to be peripheral team members. Finally, weigh the benefits of
adding someone with unique knowledge, skills, abilities, or
other characteristics versus the coordination challenges associated with that person interacting virtually.
Training. Sensitize VTs to polarity thinking (e.g., provide
28

PEOPLE + STRATEGY

training on polarity thinking, administer and debrief polarity
assessments). Both-and thinking can initially feel counterintuitive and will take practice, patience, and suspending preferences for "quick fixes" as polarities are ongoing challenges.
Foster a culture that integrates polarity management as a
teamwork leadership competency. Support team leaders and
members as they integrate polarity management into their
practice by accepting the fact that successful VTs must act paradoxically to be effective. Finally, help teams tie action plans
and efforts to leverage polarities to broader organizational
outcomes (e.g., strategy, culture).
Planning. Having a clear blueprint for what needs to be
accomplished helps VT members to coordinate their efforts,
especially when they are separated by time and geography.
Proper planning, scoping, timing, resources, feedback
mechanisms, etc. help team members understand their roles
and maintain awareness of requirements and progress. In
addition, it is important to lay a solid foundation concerning how the VT will operate as a team and encourage VT
leaders to create team charters or role responsibility grids
where members familiarize themselves with one another and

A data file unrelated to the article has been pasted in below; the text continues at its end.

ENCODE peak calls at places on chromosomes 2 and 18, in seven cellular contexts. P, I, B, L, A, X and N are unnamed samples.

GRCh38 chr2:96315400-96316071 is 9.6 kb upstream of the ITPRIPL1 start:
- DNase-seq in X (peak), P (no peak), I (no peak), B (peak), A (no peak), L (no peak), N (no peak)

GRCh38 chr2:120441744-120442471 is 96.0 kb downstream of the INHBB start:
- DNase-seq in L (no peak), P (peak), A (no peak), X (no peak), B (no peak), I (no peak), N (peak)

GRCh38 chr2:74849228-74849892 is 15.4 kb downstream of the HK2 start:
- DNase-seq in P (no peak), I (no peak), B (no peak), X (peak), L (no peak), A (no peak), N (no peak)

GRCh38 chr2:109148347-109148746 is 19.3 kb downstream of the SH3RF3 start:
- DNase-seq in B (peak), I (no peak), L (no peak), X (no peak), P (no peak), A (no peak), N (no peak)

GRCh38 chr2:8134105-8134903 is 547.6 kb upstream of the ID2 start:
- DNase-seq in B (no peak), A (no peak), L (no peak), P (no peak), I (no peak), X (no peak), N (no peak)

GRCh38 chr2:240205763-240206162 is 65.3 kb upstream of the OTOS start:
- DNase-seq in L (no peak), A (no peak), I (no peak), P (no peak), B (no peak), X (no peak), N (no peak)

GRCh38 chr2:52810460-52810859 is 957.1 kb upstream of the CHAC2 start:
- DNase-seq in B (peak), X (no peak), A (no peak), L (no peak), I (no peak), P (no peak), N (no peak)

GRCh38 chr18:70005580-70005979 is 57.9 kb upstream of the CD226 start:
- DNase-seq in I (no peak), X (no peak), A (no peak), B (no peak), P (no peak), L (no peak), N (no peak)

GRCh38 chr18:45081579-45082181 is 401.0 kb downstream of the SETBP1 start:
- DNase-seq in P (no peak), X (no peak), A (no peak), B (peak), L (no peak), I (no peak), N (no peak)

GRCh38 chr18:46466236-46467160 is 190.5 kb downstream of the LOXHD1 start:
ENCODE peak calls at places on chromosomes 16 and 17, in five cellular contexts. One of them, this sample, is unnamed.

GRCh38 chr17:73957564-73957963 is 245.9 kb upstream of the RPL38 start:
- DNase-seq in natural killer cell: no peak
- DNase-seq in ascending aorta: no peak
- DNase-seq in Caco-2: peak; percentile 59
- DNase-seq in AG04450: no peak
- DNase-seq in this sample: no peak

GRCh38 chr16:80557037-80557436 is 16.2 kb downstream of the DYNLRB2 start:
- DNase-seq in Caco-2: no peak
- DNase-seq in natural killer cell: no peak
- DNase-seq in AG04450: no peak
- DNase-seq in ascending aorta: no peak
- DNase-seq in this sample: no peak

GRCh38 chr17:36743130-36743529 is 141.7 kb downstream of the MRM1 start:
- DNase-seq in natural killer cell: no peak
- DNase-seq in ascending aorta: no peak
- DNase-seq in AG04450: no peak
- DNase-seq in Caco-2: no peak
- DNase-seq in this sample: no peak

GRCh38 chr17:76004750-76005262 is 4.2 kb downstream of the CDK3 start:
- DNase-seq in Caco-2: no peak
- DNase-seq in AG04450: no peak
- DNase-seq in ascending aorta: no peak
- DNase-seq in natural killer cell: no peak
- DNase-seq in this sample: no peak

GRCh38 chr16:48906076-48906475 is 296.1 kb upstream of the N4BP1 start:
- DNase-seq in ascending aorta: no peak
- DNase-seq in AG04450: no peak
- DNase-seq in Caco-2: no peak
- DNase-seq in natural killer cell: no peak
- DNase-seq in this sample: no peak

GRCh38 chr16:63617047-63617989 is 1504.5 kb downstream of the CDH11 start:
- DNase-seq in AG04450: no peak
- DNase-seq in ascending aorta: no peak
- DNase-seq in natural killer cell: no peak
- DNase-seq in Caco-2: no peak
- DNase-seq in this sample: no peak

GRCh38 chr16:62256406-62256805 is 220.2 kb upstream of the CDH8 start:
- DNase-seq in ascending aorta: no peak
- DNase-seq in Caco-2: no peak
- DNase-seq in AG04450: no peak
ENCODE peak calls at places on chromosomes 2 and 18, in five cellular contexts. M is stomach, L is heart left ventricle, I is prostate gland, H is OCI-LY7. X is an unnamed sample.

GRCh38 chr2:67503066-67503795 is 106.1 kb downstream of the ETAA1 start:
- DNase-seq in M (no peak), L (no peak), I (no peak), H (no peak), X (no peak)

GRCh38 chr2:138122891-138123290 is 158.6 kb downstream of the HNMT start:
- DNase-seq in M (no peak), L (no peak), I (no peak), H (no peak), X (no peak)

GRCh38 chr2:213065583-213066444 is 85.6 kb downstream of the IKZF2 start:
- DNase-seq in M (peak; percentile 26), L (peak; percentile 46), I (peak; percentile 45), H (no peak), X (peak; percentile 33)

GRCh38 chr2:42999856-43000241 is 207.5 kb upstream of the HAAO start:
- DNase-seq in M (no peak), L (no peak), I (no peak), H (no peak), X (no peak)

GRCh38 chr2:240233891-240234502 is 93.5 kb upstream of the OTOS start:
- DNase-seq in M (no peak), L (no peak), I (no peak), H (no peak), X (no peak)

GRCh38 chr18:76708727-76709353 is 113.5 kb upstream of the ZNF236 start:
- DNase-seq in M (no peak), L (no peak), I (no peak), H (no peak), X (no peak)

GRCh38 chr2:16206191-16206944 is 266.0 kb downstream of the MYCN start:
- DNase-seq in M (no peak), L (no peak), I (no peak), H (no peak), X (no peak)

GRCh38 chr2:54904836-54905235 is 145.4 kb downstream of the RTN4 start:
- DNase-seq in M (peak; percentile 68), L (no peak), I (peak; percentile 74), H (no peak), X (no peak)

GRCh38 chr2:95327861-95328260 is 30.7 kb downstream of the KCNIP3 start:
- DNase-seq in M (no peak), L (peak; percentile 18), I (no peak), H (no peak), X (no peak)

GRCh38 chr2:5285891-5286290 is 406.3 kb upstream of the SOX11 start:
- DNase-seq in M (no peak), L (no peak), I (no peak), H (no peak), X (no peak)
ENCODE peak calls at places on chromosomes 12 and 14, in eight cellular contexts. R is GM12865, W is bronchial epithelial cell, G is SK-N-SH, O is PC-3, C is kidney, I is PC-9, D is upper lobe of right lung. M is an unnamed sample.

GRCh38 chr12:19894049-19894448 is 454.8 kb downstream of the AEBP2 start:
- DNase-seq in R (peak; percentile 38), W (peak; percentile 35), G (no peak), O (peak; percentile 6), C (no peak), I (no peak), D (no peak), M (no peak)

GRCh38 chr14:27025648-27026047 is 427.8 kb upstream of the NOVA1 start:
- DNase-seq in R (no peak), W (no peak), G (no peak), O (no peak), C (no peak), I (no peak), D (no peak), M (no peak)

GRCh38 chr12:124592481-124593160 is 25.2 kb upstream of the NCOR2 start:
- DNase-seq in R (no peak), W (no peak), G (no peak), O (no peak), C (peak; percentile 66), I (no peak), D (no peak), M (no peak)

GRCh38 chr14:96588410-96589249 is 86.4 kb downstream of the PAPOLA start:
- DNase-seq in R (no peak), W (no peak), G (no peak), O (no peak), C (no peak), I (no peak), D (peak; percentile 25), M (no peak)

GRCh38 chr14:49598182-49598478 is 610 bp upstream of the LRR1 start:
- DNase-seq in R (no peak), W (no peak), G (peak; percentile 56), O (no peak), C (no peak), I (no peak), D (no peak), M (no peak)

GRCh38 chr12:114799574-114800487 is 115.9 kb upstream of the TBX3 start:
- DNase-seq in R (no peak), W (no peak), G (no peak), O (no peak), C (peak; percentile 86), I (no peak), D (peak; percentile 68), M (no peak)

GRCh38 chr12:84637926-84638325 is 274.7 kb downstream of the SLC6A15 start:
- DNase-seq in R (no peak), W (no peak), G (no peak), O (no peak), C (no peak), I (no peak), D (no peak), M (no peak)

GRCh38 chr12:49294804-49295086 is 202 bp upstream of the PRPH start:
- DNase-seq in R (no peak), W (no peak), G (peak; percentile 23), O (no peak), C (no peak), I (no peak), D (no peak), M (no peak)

establish procedures for coordinating their efforts, providing
input, gaining feedback, and making decisions. Next, detail
which virtual tools will be used for what purposes. This is vital
for streamlining communications, minimizing multi-channel
overload (where the same information is sent via multiple mediums), and avoiding work falling in the cracks between members. Other preparations such as team training (especially for
unusual or new work activities) and team building (especially
for teams with little member familiarity) help members to get
off on the right foot.
Technology. Have the right tools for the job and assure
team members know how to use them. VTs need to select the
appropriate tools, which requires being aware of the digital
suite of collaborative tools, considering which technologies
can realistically be available to all members (e.g., access to
technology, bandwidth, internet connection speeds, etc.),
and then training individuals on how to use them, for what
purposes, and when. Note, the latest technologies, the most
"lifelike," or "what we have always used" are not necessarily the
best choices. The tools that are well aligned with the tasks that
need to be accomplished, and that members know how to-
and will actually use-represent the best tools for the job. In
addition, HR can help assure VTs select a sufficient number of